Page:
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LAFAYETTE — Sophomore high school students from across Acadiana explored careers and learned about the expenses of post-high school life Tuesday at the 15th annual Career Connections Expo.
“Cool, I did it!” exclaimed Katelyn Lazard, looking through a pair of safety goggles as she operated a jewelry grinding machine with the help of a jeweler from Lafayette’s Stuller Inc.
Lazard, 18, is a student at the W.D. and Mary Baker Smith Career Center.
She said she wanted to learn about different careers she could choose from after she graduates and was attracted to the jeweler’s booth by “all the shiny diamonds.”
Stuller Inc. was one of 77 local and national businesses operating booths for the career fair at the Cajundome Convention Center.
Professionals ranging from cosmetologists and chefs to media operators and law enforcement officers made their cases to students interested in their respective fields.
Ingrid Ochoa, 16, of Acadiana High School, discussed a career in law enforcement with Louisiana state troopers Stephen Hammons and John Childers.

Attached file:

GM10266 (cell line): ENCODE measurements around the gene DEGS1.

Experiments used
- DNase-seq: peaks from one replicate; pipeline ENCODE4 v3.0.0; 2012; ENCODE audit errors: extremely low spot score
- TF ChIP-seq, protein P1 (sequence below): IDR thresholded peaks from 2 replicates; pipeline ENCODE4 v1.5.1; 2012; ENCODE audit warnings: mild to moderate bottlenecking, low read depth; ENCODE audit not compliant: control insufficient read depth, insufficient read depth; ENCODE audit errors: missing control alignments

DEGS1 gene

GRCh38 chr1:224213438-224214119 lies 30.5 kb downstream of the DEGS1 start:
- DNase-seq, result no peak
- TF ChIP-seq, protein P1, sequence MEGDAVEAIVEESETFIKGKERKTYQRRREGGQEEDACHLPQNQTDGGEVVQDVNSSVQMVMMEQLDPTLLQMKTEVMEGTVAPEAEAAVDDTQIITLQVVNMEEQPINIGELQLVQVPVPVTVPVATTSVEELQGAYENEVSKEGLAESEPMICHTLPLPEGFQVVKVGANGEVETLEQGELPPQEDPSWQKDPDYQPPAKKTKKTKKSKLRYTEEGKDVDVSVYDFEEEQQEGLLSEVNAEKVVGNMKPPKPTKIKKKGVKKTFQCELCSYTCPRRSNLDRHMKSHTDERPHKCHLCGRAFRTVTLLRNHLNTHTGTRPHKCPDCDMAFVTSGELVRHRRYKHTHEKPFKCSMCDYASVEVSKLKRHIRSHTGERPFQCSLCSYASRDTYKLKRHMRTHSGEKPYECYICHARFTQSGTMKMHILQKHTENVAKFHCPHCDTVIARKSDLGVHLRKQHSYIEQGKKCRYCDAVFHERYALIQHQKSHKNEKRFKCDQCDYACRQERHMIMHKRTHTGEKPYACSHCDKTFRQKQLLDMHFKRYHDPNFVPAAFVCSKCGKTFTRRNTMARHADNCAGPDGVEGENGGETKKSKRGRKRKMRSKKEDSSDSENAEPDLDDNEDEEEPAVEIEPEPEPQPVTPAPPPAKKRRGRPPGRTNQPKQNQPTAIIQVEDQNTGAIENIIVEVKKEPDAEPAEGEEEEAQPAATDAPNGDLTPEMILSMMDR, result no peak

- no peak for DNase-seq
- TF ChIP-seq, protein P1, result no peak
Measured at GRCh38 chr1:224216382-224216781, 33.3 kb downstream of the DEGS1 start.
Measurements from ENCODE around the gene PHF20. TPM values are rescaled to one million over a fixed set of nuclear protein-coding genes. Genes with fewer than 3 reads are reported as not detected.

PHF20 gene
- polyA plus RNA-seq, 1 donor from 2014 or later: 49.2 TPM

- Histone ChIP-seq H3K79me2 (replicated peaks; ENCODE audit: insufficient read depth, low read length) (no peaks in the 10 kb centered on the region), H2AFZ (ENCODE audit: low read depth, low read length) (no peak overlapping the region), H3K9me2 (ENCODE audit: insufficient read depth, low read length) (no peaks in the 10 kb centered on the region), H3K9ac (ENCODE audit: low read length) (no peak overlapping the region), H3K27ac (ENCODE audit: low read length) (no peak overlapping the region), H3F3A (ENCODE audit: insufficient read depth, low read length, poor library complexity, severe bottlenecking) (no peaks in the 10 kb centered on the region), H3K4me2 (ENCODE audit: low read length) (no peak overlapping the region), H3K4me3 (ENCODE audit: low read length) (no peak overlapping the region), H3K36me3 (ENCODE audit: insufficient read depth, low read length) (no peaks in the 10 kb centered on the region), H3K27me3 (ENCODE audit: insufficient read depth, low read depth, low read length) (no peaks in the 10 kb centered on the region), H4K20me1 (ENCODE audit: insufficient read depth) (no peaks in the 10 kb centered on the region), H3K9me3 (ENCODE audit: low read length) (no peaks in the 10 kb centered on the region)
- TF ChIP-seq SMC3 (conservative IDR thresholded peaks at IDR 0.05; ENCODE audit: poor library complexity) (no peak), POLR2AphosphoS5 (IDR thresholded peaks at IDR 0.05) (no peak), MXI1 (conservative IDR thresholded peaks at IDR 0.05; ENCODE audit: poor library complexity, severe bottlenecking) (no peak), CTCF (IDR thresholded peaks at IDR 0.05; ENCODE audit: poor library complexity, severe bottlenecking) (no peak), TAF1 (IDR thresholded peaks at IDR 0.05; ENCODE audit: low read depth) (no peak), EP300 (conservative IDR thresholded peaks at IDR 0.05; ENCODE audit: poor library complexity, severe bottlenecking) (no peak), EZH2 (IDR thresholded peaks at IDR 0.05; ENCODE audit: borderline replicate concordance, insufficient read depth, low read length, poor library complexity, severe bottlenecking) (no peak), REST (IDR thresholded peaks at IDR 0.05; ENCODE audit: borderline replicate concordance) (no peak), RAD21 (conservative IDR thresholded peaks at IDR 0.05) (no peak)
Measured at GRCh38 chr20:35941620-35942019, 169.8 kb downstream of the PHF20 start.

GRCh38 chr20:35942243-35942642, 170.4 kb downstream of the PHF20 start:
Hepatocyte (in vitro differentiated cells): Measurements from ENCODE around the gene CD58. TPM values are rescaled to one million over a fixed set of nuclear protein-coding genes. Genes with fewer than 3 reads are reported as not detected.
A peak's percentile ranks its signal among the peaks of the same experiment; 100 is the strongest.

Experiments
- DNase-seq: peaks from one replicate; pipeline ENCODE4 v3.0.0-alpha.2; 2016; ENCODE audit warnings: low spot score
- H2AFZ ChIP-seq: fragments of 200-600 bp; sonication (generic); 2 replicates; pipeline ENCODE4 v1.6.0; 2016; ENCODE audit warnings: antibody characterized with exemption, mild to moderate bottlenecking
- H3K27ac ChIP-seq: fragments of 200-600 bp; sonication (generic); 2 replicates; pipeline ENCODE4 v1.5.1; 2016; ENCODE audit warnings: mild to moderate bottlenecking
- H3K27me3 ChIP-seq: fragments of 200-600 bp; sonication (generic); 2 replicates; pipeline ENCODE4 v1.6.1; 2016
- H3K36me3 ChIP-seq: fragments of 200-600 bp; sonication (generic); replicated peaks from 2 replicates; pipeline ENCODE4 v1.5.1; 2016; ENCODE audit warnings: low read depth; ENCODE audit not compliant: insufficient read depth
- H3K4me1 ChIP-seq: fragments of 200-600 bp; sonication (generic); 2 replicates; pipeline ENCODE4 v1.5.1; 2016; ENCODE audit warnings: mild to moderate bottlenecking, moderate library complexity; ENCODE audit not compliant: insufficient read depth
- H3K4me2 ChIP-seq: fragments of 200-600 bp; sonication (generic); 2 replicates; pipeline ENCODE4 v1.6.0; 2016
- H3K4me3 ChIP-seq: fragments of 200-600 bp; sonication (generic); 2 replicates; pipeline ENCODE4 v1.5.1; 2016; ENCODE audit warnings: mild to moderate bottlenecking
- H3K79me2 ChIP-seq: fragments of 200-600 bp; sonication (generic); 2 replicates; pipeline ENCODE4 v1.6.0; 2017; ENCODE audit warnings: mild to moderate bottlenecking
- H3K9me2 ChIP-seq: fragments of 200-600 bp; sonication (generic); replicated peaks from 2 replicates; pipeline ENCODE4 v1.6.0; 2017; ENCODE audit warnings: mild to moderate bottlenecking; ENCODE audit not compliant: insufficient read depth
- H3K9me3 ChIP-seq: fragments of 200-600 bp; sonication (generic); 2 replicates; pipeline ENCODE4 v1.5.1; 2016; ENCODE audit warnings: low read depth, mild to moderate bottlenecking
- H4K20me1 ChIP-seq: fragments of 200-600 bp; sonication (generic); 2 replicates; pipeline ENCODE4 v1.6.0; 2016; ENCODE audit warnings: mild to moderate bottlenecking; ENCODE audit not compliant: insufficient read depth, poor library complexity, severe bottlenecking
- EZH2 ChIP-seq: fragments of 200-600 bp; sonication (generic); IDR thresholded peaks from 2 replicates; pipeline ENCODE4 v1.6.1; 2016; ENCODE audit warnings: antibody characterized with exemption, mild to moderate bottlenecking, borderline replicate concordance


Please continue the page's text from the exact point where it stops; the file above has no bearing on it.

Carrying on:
“They’re involved with the community,” answered Ochoa, when asked why she was interested in law enforcement. “They have a lot of teamwork and leadership skills. One person in a group of people can really make a difference.”
Ochoa said she hoped to one day work for the FBI.
“I had one student a few years ago say, ‘This is the best thing that ever happened to me,’ ” Delcambre High School guidance counselor Linda Graham recalled. “One of the biggest things about this is — for so many of these students being from a rural area like Delcambre — this will be the biggest opportunity they ever have to see the number of postsecondary opportunities they have. Some of them have never been to Lafayette.”
In addition to exploring career paths, students also were introduced to the realities of life on their own at the “reality store,” where parent and community volunteers spoke to the students about the expenses and practicalities of family life, housing, transportation, leisure and credit.
“It’s a snapshot look at the reality of paying for the lifestyle that they dream they’re going to live,” said Joan Wilson, with the Iberia Parish School District, who organized the “reality store” sessions. “They will come to realize what their parents do for them and how much it costs to live.”